Panic in Petrosino Square sparked by mini-crepe cart

Minerva Durham held up a bagful of 135 discarded coffee cups she collected at her Spring Studios during a week’s time, proof, she said, that the area around Petrosino Square, at Lafayette and Spring Sts., already has more than ample coffee outlets.   Photo by Lincoln Anderson

Minerva Durham held up a bagful of 135 discarded coffee cups she collected at her Spring Studios during a week’s time, proof, she said, that the area around Petrosino Square, at Lafayette and Spring Sts., already has more than ample coffee outlets. Photo by Lincoln Anderson

BY LINCOLN ANDERSON | It was an application for a small cart, selling small dessert-like delicacies, plus coffee and beverages. But the problem was that it was slated for a very small park in Nolita. The result was that local outrage was enormous, multiplied proportionally to the nth degree.

Nolita neighbors protested that the Parks Department’s idea to put a food cart in Petrosino Square was wildly inappropriate and would also create a safety hazard. The park is only .15 percent of an acre and represents pretty much the only open space in the neighborhood where adults can hang out. Nearby DeSalvio Playground is restricted for children, plus used by teens playing basketball.

Minerva Durham, who owns Spring Studios, a live figure drawing salon, right to the west of the square on Spring St., said the area already has plenty of places dispensing coffee, from Starbucks to Ceci Cela, D & D Deli and Balthazar. As evidence, she brought a bagful of more than 100 takeout coffee cups that she pulled from her studio’s trash can over a one-week period. Plus, the area simply needs open space that provides “peace and quiet,” unencumbered by food carts, she stressed. She lives on the opposite side of the square from her art studio.

“I’m not against commercial uses in big parks,” she said at C.B. 2’s full board meeting last month. “It’s a small park and there’s no need for it, it’s absurd.”

Durham said if the concession were granted, she would definitely use the cups in some sort of protest action, though she wasn’t exactly sure what.

“It would take the form of uninvited cup art,” she said. “I wish I had a good idea of how to be civilly disobedient in the park with cups and be arrested.”

Parks put out a request for proposals for a food cart concession in the tiny park and it was won by Céline Legros, whose specialty is canelé — Bordeaux-style mini-pastries made with crepe batter that have a caramelized crust and moist center. Her proposal was to sell small boxes of five of the treats for $5.

Georgette Fleischer, founder of the Friends of Petrosino Square, told the C.B. 2 meeting, “Our neighborhood is the second most park-starved neighborhood in New York. We have 11 eating and drinking establishments on the rim of this park — all of them with takeout — and Esquina has a lot of takeout.”

“There should never be a food cart in this sliver of tranquility,” she added.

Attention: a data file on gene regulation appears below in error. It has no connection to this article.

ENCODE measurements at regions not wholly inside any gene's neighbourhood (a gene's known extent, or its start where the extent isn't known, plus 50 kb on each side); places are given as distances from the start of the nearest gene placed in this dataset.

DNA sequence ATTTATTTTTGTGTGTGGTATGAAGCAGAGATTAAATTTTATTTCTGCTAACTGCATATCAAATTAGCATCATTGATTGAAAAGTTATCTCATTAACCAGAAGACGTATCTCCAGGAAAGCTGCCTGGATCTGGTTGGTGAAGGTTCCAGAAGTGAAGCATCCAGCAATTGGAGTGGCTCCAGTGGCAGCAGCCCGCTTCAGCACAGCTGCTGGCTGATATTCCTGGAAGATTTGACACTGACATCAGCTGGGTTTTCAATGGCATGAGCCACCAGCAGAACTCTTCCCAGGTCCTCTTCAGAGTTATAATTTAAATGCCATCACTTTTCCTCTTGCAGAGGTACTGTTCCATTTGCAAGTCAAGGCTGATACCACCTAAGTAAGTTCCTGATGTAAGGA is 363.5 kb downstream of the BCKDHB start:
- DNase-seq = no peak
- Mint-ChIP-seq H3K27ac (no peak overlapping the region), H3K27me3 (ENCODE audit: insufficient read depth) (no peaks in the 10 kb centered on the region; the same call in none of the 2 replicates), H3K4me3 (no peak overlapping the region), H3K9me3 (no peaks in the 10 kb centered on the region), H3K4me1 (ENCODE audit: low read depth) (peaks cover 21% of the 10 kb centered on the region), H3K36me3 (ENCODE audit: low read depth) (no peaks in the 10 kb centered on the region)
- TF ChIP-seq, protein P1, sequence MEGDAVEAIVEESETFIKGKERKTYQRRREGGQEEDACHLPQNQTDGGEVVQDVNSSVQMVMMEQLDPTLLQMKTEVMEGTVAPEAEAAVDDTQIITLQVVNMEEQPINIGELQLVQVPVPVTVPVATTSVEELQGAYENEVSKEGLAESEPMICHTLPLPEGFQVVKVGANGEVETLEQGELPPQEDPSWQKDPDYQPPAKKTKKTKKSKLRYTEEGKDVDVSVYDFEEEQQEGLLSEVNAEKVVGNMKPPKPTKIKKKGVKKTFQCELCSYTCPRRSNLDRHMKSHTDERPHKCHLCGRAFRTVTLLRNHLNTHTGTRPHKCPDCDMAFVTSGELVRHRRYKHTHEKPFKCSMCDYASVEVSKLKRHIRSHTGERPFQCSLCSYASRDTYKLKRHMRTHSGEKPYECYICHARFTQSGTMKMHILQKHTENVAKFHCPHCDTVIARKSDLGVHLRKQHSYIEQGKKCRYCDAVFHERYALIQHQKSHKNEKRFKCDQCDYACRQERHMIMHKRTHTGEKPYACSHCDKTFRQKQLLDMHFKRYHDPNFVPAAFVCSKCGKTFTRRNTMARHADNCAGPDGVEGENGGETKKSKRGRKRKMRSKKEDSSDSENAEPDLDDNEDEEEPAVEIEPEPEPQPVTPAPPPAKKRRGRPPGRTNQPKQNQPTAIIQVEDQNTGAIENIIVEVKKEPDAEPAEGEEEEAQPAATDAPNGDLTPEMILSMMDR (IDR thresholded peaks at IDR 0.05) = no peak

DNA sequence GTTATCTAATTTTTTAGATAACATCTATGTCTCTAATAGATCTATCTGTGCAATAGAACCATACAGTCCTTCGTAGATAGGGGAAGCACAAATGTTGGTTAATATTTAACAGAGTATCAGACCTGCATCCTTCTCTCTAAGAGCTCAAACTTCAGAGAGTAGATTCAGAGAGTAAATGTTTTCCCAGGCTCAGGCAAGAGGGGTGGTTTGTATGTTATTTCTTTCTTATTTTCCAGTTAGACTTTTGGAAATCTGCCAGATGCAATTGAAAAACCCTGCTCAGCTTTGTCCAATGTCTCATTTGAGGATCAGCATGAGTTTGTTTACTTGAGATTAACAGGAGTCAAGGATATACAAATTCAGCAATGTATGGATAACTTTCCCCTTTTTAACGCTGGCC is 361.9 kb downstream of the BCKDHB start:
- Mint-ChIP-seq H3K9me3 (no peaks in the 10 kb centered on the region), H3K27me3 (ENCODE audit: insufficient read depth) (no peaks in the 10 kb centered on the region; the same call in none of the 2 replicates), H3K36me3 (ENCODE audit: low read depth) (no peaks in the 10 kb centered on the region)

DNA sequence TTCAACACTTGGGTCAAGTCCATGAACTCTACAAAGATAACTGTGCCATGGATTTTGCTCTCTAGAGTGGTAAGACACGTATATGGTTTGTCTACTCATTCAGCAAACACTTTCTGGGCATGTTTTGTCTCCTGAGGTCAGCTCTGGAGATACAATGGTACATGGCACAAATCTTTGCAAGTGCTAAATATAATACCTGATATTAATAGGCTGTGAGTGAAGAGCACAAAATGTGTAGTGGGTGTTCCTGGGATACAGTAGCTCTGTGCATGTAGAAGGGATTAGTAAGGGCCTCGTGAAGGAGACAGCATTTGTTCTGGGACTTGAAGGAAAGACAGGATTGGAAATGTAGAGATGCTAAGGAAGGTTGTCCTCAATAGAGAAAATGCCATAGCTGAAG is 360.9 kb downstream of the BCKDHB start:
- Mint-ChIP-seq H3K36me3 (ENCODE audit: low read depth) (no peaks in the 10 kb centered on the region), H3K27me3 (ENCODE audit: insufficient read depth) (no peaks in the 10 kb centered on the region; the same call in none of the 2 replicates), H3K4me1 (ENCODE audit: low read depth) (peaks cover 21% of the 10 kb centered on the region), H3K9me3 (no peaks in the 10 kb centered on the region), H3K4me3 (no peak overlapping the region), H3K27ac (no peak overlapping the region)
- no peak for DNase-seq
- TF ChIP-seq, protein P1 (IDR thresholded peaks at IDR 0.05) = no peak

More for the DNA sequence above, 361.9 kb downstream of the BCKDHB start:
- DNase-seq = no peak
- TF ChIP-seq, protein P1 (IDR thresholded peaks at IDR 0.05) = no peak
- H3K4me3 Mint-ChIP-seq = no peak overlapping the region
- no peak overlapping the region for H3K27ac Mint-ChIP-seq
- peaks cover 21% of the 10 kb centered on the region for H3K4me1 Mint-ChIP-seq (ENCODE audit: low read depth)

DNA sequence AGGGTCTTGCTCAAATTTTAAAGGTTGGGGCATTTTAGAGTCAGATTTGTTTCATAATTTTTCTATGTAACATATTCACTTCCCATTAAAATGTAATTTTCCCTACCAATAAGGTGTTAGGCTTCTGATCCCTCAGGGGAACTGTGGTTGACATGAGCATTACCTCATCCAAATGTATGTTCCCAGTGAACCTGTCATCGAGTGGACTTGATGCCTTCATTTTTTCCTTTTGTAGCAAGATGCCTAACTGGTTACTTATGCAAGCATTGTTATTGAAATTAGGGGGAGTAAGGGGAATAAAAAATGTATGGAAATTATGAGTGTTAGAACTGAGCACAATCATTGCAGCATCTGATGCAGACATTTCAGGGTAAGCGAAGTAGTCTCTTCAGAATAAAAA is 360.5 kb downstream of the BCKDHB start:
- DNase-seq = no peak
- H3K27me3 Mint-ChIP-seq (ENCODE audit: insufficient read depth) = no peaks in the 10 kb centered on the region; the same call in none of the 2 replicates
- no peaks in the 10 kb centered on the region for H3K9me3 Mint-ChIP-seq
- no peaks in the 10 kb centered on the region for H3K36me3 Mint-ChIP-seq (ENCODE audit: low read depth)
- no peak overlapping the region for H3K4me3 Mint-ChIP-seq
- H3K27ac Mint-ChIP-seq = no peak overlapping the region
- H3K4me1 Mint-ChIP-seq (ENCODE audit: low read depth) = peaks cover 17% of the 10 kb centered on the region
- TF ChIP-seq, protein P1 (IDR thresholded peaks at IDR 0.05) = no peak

Where Parks wanted to put the cart was at the triangle plaza’s northern apex, which is its narrowest point, which opponents said would create a dangerous situation with car traffic swirling around the park.

Lora Tenenbaum had crunched the numbers, and presented her eye-opening calculations to the board to demonstrate the impact of just one cart on Petrosino, proportionally speaking, that is.

“Washington Square Park has 9.7 acres,” she explained. “If you put the same equivalent of carts there, there would be 194… It’s ridiculous,” she said. “This neighborhood needs its tiny oasis.

However, the C.B. 2 Parks and Waterfront Committee never even took a resolution on the matter, so there was no vote at last week’s full board meeting.

Rich Caccappolo, the committee’s chairperson, said — because of how Sandy played havoc with the community board’s November meeting schedule for its various committees — he held a special meeting on Dec. 7 with neighbors to discuss the Petrosino food cart issue. He felt neighbors had aired their views thoroughly at that meeting, but he chose not to do a resolution on the issue.

“I think we’ve done our job,” he said of his committee, speaking last week. Caccappolo did say that he told the attendees at the special meeting that Parks seemed to have picked a pretty good applicant and that the department certainly “could have done worse.” He said Legros manufactures her confections in the Bronx, employing a group of women who appreciate the jobs.

However, as it turns out, there will be no unauthorized, guerrilla cup art actions after all, no cries of alarm that Legros’s packaging is cluttering Petrosino Square the way that Magnolia’s messes up the Bleecker seating area, no more cart-ratio computations or even coffee-consumption cafe comparisons.

Last Friday, Matt Viggiano, Councilmember Margaret Chin’s director of land use planning, sent out an e-mail to C.B. 2 members and Nolita-area residents announcing the Petrosino food cart plan had been pulled.

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